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Feynman Lectures on Physics Volume 3 Chapter 07

Feynman Lectures on Physics Volume 3 Chapter 07 - The...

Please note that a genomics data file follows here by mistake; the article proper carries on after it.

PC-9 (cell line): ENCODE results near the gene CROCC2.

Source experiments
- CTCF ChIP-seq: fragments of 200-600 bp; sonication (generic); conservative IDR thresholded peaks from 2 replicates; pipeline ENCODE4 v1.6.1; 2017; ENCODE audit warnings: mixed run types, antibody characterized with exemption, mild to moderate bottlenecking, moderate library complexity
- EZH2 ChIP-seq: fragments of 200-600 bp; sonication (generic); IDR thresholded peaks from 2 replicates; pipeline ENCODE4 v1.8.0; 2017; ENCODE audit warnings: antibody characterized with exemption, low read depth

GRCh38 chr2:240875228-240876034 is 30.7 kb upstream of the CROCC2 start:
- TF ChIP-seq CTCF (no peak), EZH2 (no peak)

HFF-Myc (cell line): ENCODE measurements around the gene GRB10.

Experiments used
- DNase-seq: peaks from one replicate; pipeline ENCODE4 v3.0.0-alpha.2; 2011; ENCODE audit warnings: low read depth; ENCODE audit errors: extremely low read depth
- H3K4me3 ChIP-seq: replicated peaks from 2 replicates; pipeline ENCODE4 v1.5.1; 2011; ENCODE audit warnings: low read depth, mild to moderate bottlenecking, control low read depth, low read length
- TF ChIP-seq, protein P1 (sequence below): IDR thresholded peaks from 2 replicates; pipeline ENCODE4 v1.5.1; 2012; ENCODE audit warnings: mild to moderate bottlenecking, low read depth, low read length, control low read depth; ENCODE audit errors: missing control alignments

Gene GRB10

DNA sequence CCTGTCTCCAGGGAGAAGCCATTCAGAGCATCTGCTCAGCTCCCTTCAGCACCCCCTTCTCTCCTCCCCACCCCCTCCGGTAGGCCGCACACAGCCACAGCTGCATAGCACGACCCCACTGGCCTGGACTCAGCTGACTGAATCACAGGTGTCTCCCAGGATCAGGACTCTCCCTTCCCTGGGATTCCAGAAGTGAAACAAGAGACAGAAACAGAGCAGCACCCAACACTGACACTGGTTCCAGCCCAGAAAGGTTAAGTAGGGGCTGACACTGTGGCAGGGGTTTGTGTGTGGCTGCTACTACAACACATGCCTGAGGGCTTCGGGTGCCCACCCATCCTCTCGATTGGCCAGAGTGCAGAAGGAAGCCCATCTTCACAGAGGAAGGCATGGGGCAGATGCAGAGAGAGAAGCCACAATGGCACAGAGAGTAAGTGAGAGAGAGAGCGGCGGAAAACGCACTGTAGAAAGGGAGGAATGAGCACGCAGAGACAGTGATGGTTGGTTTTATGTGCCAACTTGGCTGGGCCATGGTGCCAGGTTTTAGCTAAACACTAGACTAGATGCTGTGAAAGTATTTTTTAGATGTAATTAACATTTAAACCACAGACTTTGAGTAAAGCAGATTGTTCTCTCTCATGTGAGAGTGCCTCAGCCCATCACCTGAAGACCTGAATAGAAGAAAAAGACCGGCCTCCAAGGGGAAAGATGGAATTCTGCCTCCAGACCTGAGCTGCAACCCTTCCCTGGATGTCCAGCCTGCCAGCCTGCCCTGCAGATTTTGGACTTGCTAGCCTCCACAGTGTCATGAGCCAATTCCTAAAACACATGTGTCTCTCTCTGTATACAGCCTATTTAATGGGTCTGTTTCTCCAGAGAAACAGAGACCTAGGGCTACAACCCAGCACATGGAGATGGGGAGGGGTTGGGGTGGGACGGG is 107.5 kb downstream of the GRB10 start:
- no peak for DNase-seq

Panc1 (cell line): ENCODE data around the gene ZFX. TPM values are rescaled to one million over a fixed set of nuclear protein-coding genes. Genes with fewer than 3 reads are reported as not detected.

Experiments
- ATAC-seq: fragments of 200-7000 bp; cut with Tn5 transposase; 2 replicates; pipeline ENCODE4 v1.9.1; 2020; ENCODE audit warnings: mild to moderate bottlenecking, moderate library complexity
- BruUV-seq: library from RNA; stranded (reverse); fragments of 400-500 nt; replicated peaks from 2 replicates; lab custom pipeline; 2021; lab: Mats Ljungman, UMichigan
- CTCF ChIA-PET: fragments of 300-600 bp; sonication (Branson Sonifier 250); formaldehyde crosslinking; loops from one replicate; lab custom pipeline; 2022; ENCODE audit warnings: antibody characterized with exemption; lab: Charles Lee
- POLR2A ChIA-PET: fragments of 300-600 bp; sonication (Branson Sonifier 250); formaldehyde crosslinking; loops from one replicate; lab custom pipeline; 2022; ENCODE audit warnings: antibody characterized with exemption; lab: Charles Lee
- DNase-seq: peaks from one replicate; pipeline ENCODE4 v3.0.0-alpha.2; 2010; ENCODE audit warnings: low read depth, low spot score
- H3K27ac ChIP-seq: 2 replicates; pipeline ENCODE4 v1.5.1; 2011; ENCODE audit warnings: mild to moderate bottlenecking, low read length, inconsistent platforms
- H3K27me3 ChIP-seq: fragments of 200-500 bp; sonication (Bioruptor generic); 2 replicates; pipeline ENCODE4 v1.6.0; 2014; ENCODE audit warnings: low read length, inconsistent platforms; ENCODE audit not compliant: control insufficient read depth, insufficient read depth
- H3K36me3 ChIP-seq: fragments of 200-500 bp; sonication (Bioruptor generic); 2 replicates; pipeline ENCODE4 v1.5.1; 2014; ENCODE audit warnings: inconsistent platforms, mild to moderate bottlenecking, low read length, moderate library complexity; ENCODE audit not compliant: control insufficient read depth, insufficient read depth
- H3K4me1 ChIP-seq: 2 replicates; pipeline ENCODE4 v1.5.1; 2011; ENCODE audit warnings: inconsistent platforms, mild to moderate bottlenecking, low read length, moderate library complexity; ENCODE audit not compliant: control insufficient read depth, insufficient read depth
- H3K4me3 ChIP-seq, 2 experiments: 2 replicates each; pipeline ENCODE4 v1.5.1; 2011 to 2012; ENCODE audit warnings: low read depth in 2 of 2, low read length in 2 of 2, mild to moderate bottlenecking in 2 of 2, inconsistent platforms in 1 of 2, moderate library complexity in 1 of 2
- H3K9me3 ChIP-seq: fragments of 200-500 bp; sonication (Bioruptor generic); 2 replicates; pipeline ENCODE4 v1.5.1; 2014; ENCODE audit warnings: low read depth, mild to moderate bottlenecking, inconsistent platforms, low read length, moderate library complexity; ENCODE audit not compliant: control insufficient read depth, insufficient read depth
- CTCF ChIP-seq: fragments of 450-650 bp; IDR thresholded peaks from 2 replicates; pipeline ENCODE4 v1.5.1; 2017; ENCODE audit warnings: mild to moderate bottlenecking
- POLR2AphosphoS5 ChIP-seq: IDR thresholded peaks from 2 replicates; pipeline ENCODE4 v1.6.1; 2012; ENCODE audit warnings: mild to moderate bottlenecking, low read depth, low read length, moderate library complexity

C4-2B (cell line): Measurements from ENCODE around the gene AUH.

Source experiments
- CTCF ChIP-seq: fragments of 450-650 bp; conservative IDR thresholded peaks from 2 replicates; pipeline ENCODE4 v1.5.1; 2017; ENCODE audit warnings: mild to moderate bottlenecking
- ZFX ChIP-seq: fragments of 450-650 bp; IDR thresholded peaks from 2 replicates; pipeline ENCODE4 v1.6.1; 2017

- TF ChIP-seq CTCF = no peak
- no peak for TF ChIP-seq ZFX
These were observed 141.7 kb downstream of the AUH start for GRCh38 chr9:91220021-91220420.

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Unformatted text preview: The Dependence of Amplitudes on Time 7—1 Atoms at rest; stationary states We want now to talk a little bit about the behavior of probability amplitudes in time. We say a “little bit,” because the actual behavior in time necessarily involves the behavior in space as well. Thus, we get immediately into the most complicated possible situation if we are to do it correctly and in detail. We are always in the difficulty that we can either treat something in a logically rigorous but quite abstract way, or we can do something which is not at all rigorous but which gives us some idea of a real situationipostponing until later a more careful treatment. With regard to energy dependence, we are going to take the second course. We will make a number of statements. We will not try to be rigorous—but will just be telling you things that have been found out, to give you some feeling for the behavior of amplitudes as a function of time. As we go along, the precision of the description will increase, so don’t get nervous that we seem to be picking things out of the air. It is, of course, all out of the air—the air of experiment and of the imagination of people. But it would take us too long to go over the historical development, so we have to plunge in somewhere. We could plunge into the ab- stract and deduce everything—which you would not understand—or we could go through a large number of experiments to justify each statement. We choose to do something in between. An electron alone in empty space can, under certain circumstances, have a certain definite energy. For example, if it is standing still (so it has no translational motion, no momentum, or kinetic energy), it has its rest energy. A more compli- cated object like an atom can also have a definite energy when standing still, but it could also be internally excited to another energy level. (We will describe later the machinery of this.) We can often think of an atom in an excited state as having a definite energy, but this is really only approximately true. An atom doesn’t stay excited forever because it manages to discharge its energy by its interaction with the electromagnetic field. So there is some amplitude that a new state is generated—with the atom in a lower state, and the electromagnetic field in a higher state, of excitation. The total energy of the system is the same before and after, but the energy of the atom is reduced. So it is not precise to say an excited atom has a definite energy; but it will often be convenient and not too wrong to say that it does. [Incidentally, why does it go one way instead of the other way? Why does an atom radiate light? The answer has to do with entropy. When the energy is in the electromagnetic field, there are so many different ways it can be—so many difierent places where it can wander—that if we look for the equilibrium condition, we find that in the most probable situation the field is excited with a photon, and the atom is de-excited. It takes a very long time for the photon to come back and find that it can knock the atom back up again. It’s quite analogous to the classical problem: Why does an accelerating charge radiate? It isn’t that it “wants” to lose energy, because, in fact, when it radiates, the energy of the world is the same as it was before. Radiation or absorption goes in the direction of increasing entropy.] Nuclei can also exist in different energy levels, and in an approximation which disregards the electromagnetic effects, we can say that a nucleus in an excited state stays there. Although we know that it doesn’t stay there forever, it is often useful to start out with an approximation which is somewhat idealized and easier to think about. Also it is often a legitimate approximation under certain circum- stances. (When we first introduced the classical laws of a falling body, we did not include friction, but there is almost never a case in which there isn’t some friction.) 7—1 7—1 Atoms at rest; stationary states 7—2 Uniform motion 7—3 Potential energy; energy conservation 7-4 Forces; the classical limit 7—5 The “precession” of a spin one-half particle Review: Chapter 17, Vol. I, Space-Time Chapter 48, Vol. 1, Beats Then there are the subnuclear “strange particles,” which have various masses. But the heavier ones disintegrate into other light particles, so again it is not correct to say that they have a precisely definite energy. That would be true only if they lasted forever. So when we make the approximation that they have a definite energy, we are forgetting the fact that they must blow up. For the moment, then, we will intentionally forget about such processes and learn later how to take them into account. Suppose we have an atom—~or an electron, or any particle—which at rest would have a definite energy E 0. By the energy E 0 we mean the mass of the whole thing times c2. This mass includes any internal energy; so an excited atom has a mass which is difierent from the mass of the same atom in the ground state. (The ground state means the state of lowest energy.) We will call E 0 the “energy at rest.” For an atom at rest, the quantum mechanical amplitude to find an atom at a place is the same everywhere; it does not depend on position. This means, of course, that the probability of finding the atom anywhere is the same. But it means even more. The probability could be independent of position, and still the phase of the amplitude could vary from point to point. But for a particle at rest, the complete amplitude is identical everywhere. It does, however, depend on the time. For a particle in a state of definite energy E o, the amplitude to find the particle at (x, y, 2) at the time t is ae—1(E0/fi)t , (7.1) where a is some constant. The amplitude to be at any point in space is the same for all points, but depends on time according to (7.1). We shall simply assume this rule to be true. Of course, we could also write (7.1) as tie—1"”, (7.2) with hw = E0 = Mcz, where M is the rest mass of the atomic state, or particle. There are three different ways of specifying the energy: by the frequency of an amplitude, by the energy in the classical sense, or by the inertia. They are all equivalent; they are just different ways of saying the same thing. You may be thinking that it is strange to think of a “particle” which has equal amplitudes to be found throughout all space. After all, we usually imagine a “particle” as a small object located “somewhere.” But don’t forget the uncer- tainty principle. If a particle has a definite energy, it has also a definite momentum. If the uncertainty in momentum is zero, the uncertainty relation, Ap Ax = it, tells us that the uncertainty in the position must be infinite, and that is just what we are saying when we say that there is the same amplitude to find the particle at all points in space. If the internal parts of an atom are in a different state with a different total energy, then the variation of the amplitude with time is difierent. If you don’t know in which state it is, there will be a certain amplitude to be in one state and a certain amplitude to be in another—and each of these amplitudes will have a dif- ferent frequency. There will be an interference between these difierent components —like a beat-note—which can show up as a varying probability. Something will be “going on” inside of the atom-even though it is “at rest” in the sense that its center of mass is not drifting. However, if the atom has one definite energy, the amplitude is given by (7.1), and the absolute square of this amplitude does not depend on time. You see, then, that if a thing has a definite energy and if you ask any probability question about it, the answer is independent of time. Although the amplitudes vary with time, if the energy is definite they vary as an imaginary exponential, and the absolute value doesn’t change. That’s why we often say that an atom in a definite energy level is in a stationary state. If you make any measurements of the things inside, you’ll find that nothing (in probability) will change in time. In order to have the probabilities change in 7—2 time, we have to have the interference of two amplitudes at two different frequencies, and that means that we cannot know what the energy is. The object will have one amplitude to be in a state of one energy and another amplitude to be in a state of another energy. That’s the quantum mechanical description of something when its behavior depends on time. If we have a “condition” which is a mixture of two different states with differ- ent energies, then the amplitude for each of the two states varies with time according to Eq. (7.2), for instance, as —i(E1/fi)t e—i(E2/if)t e and (7.3) And if we have some combination of the two, we will have an interference. But notice that if we added a constant to both energies, it wouldn’t make any difference. If somebody else were to use a different scale of energy in which all the energies were increased (or decreased) by a constant amount—say, by the amount A—then the amplitudes in the two states would, from his point of view, be Ai(E1+A)I/fi e—i(E2+A)t/fi e and (7-4) All of his amplitudes would be multiplied by the same factor e"“’“””, and all linear combinations, or interferences, would have the same factor. When we take the absolute squares to find the probabilities, all the answers would be the same. The choice of an origin for our energy scale makes no difference; we can measure energy from any zero we want. For relativistic purposes it is nice to measure the energy so that the rest mass is included, but for many purposes that aren’t rela- tivistic it is often nice to subtract some standard amount from all energies that appear. For instance, in the case of an atom, it is usually convenient to subtract the energy Mscz, where M, is the mass of all the separate pieces—the nucleus and the electrons—which is, of course, different from the mass of the atom. For other problems it may be useful to subtract from all energies the amount Macz, where M9 is the mass of the whole atom in the ground state; then the energy that appears is just the excitation energy of the atom. So, sometimes we may shift our zero of energy by some very large constant, but it doesn’t make any difference, provided we shift all the energies in a particular calculation by the same constant. So much for a particle standing still. 7-2 Uniform motion If we suppose that the relativity theory is right, a particle at rest in one inertial system can be in uniform motion in another inertial system. In the rest frame of the particle, the probability amplitude is the same for all x, y, and 2 but varies with t. The magnitude of the amplitude is the same for all 1, but the phase depends on t. We can get a kind of a picture of the behavior of the amplitude if we plot lines of equal phase~say, lines of zero phase—as a function of x and I. For a particle at rest, these equal-phase lines are parallel to the x-axis and are equally spaced in the t—coordinate, as shown by the dashed lines in Fig. 7—1. In a different frame—x’, y’, z’, t’—that is moving with respect to the particle in, say, the x-direction, the x’ and t’ coordinates of any particular point in space are related to ac and t by the Lorentz transformation. This transformation can be represented graphically by drawing x’ and t’ axes, as is done in Fig. 741. (See Chapter 17, Vol. I, Fig. 17—2.) You can see that in the x’-t’ system, points of equal phaseT have a different spacing along the t’-axis, so the frequency of the time variation is different. Also there is a variation of the phase with x’, so the prob- ability amplitude must be a function of x’. 1‘ We are assuming that the phase should have the same value at corresponding points in the two systems. This is a subtle point, however, since the phase of a quantum me- chanical amplitude is, to a large extent, arbitrary. A complete justification of this assump- tion requires a more detailed discussion involving interferences of two or more amplitudes. 7—3 Fig. 7-]. of the amplitude of a particle at rest in the x-f systems. Relativistic transformation Under a Lorentz transformation for the velocity 1.», say along the negative x-direction, the time t is related to the time I’ by t = t’ — x’v/c2 V1 —— v2/c2 ’ so our amplitude now varies as e—u/mb'ot _ e—(i/VLMEOt’/\/1—1)2/‘oil—Eo‘uac'tc2 ‘/l—712/(22) In the prime system it varies in space as well as in time. If we write the amplitude as —(i’fi)(E' t’—p'r’) e ‘ P , we see that E,’, = EU/x/l —— 112/02 is the energy computed classically for a particle of rest energy E0 travelling at the velocity Z), and p’ = E,§,v/c2 is the corresponding particle momentum. You know that x, = (t, x, y, z) and 1),, = (E, pr, p1), p,) are four-vectors, and that pflxfl = Et — p - x is a scalar invariant. In the rest frame of the particle, pm, is just El; so if we transform to another frame, E1 will be replaced by Elt! __ pl . x1. Thus, the probability amplitude of a particle which has the momentum p will be proportional to e~(i/h)(Ept—p-x) , (7.5) where E, is the energy of the particle whose momentum is p, that is, E12 2 \/(pc)2 + E5, (7.6) where E 0 is, as before, the rest energy. For nonrelativistic problems, we can write E, = M,c'~’ + W,,, (7.7) where W1, is the energy over and above the rest energy M,c2 of the parts of the atom. In general, W1, would include both the kinetic energy of the atom as well as its binding or excitation energy, which we can call the “internal” energy. We would write 2 p»; 2M Wp = Wint —l_ and the amplitudes would be [WW—W). (7.9) Because we will generally be doing nonrelativistic calculations, we will use this form for the probability amplitudes. Note that our relativistic transformation has given us the variation of the amplitude of an atom which moves in space without any additional assumptions. The wave number of the space variations is, from (7.9), _ 12. k _ h, (7.10) so the wavelength is =2I=£ A k p (7.11) This is the same wavelength we have used before for particles with the momentum p. This formula was first arrived at by de Broglie in just this way. For a moving particle, the frequency of the amplitude variations is still given by hw = W... (7.12) 74 The absolute square of (7.9) is just 1, so for a particle in motion with a definite energy, the probability of finding it is the same everywhere and does not change with time. (It is important to notice that the amplitude is a complex wave. If we used a real sine wave, the square would vary from point to point, which would not be right.) We know, of course, that there are situations in which particles move from place to place so that the probability depends on position and changes with time. How do we describe such situations? We can do that by considering amplitudes which are a superposition of two or more amplitudes for states of definite energy. We have already discussed this situation in Chapter 48 of Vol. I——even for prob- ability amplitudes! We found that the sum of two amplitudes with different wave numbers k (that is, momenta) and frequencies w (that is, energies) gives inter- ference humps, or beats, so that the square of the amplitude varies with space and time. We also found that these beats move with the so-called “group velocity” given by where Ak and Aw are the differences between the wave numbers and frequencies for the two waves. For more complicated waves—made up of the sum of many amplitudes all near the same frequency—the group velocity is dw v” = a}. (7.13) Taking w = Ep/h and k = p/f’i, we see that dB 1),, = (7.14) Using Eq. (7.6), we have dEp _ 2 i. 71; — c Ep (7.15) But Ep : Mc2, so dEp P Up— A—l (7.16) which is just the classical velocity of the particle. Alternatively, if we use the non- relativistic expressions, we have W w=7p and k=%, and dw_dW_ d p2 _ p at — :1;— a; (in) — 17! (7'17) which is again the classical velocity. Our result, then, is that if we have several amplitudes for pure energy states of nearly the same energy, their interference gives “lumps” in the probability that move through space with a velocity equal to the velocity of a classical particle of that energy. We should remark, however, that when we say we can add two amplitudes of ditTerent wave number together to get a beat-note that will corre- spond to a moving particle, we have introduced something new—something that we cannot deduce from the theory of relativity. We said what the amplitude did for a particle standing still and then deduced what it would do if the particle were moving. But we cannot deduce from these arguments what would happen when there are two waves moving with different speeds. If we stop one, we cannot stop the other. So we have added tacitly the extra hypothesis that not only is (7.9) a possible solution, but that there can also be solutions with all kinds of p’s for the same system, and that the different terms will interfere. 7—5 ; + Fig. 7—2. A particle of mass M and momentum p in a region of constant potential. Re (Am p) > DlST a x. e were [FOR ¢2‘ 4") Fig. 7—3. The amplitude for a par- ticle in transit from one potential to another. 7—3 Potential energy; energy conservation Now we would like to discuss what happens when the energy of a particle can change. We begin by thinking of a particle which moves in a force field de- scribed by a potential. We discuss first the efl‘ect of a constant potential. Suppose that we have a large metal can which we have raised to some electrostatic potential (1). as in Fig. 7—2. If there are charged objects inside the can, their potential energy will be qu, which we will call V, and will be absolutely independent of position. Then there can be no change in the physics inside, because the constant potential doesn’t make any difference so far as anything going on inside the can is concerned. Now there is no way we can deduce/what the answer should be, so we must make a guess. The guess which works is more or less what you might expect: For the energy, we must use the sum of the potential energy V and the energy Ep—which is itself the sum of the internal and kinetic energies. The amplitude is proportional to e»ri/fi>t<Ep+V) t—P-xr (7.18) The general principle is that the coefficient of t, which we may call co, is always given by the total energy of the system: internal (or “mass”) energy, plus kinetic energy, plus potential energy: hw=Ep+ V. Or, for nonrelativistic situations, (7.19) 0 m = Wint + + V. (7.20) Now what about physical phenomena inside the box? If there are several difiercnt energy states, what will we get? The amplitude for each state has the same additional factor ear/mm over what it would have with V = 0. That is just like a change in the zero of our energy scale. It produces an equal phase change in all amplitudes, but as we have seen before, this doesn’t change any of the probabilities. All the physical phenomena are the same. (We have assumed that we are talking about different states of the same charged object, so that qd; is the same for all. If an object could change its charge in going from one state to another, we would have quite another result, but conservation of charge prevents this.) So far, our assumption agrees with what we would expect for a change of energy reference level. But if it is really right, it should hold for a potential energy that is not just a constant. In general, V could vary in any arbitrary way with both time and space, and the complete result for the amplitude must be given in terms of a differential equation. We don’t want to get concerned with the general case right now, but only want to get some idea about how some things happen, so we will think only of a potential that is constant in time and varies very slowly in space. Then we can make a comparison between the classical and quantum ideas. Suppose we think of the situation in Fig. 7—3, which has two boxes held at the constant potentials ¢1 and ¢2 and a region in between where we will assume tha...